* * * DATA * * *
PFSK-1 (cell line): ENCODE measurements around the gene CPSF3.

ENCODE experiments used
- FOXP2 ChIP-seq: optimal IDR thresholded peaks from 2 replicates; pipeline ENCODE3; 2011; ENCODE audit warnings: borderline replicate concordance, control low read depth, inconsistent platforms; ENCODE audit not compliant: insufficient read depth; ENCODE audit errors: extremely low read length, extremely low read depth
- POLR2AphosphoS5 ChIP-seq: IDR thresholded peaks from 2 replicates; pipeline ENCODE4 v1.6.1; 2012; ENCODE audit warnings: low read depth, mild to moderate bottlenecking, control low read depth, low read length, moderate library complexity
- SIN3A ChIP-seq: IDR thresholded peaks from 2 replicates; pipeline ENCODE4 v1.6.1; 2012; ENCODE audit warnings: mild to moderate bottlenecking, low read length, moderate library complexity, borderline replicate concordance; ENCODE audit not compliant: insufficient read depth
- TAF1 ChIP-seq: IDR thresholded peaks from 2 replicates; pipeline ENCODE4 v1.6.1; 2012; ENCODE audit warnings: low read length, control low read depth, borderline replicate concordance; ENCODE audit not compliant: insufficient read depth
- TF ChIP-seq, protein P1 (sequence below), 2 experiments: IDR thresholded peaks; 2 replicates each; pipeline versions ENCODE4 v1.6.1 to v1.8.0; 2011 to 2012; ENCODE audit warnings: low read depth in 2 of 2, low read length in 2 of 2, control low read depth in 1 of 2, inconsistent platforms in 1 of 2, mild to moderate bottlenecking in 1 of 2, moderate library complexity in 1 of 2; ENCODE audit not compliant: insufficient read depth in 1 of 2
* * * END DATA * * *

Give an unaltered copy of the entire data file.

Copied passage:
PFSK-1 (cell line): ENCODE measurements around the gene CPSF3.

ENCODE experiments used
- FOXP2 ChIP-seq: optimal IDR thresholded peaks from 2 replicates; pipeline ENCODE3; 2011; ENCODE audit warnings: borderline replicate concordance, control low read depth, inconsistent platforms; ENCODE audit not compliant: insufficient read depth; ENCODE audit errors: extremely low read length, extremely low read depth
- POLR2AphosphoS5 ChIP-seq: IDR thresholded peaks from 2 replicates; pipeline ENCODE4 v1.6.1; 2012; ENCODE audit warnings: low read depth, mild to moderate bottlenecking, control low read depth, low read length, moderate library complexity
- SIN3A ChIP-seq: IDR thresholded peaks from 2 replicates; pipeline ENCODE4 v1.6.1; 2012; ENCODE audit warnings: mild to moderate bottlenecking, low read length, moderate library complexity, borderline replicate concordance; ENCODE audit not compliant: insufficient read depth
- TAF1 ChIP-seq: IDR thresholded peaks from 2 replicates; pipeline ENCODE4 v1.6.1; 2012; ENCODE audit warnings: low read length, control low read depth, borderline replicate concordance; ENCODE audit not compliant: insufficient read depth
- TF ChIP-seq, protein P1 (sequence below), 2 experiments: IDR thresholded peaks; 2 replicates each; pipeline versions ENCODE4 v1.6.1 to v1.8.0; 2011 to 2012; ENCODE audit warnings: low read depth in 2 of 2, low read length in 2 of 2, control low read depth in 1 of 2, inconsistent platforms in 1 of 2, mild to moderate bottlenecking in 1 of 2, moderate library complexity in 1 of 2; ENCODE audit not compliant: insufficient read depth in 1 of 2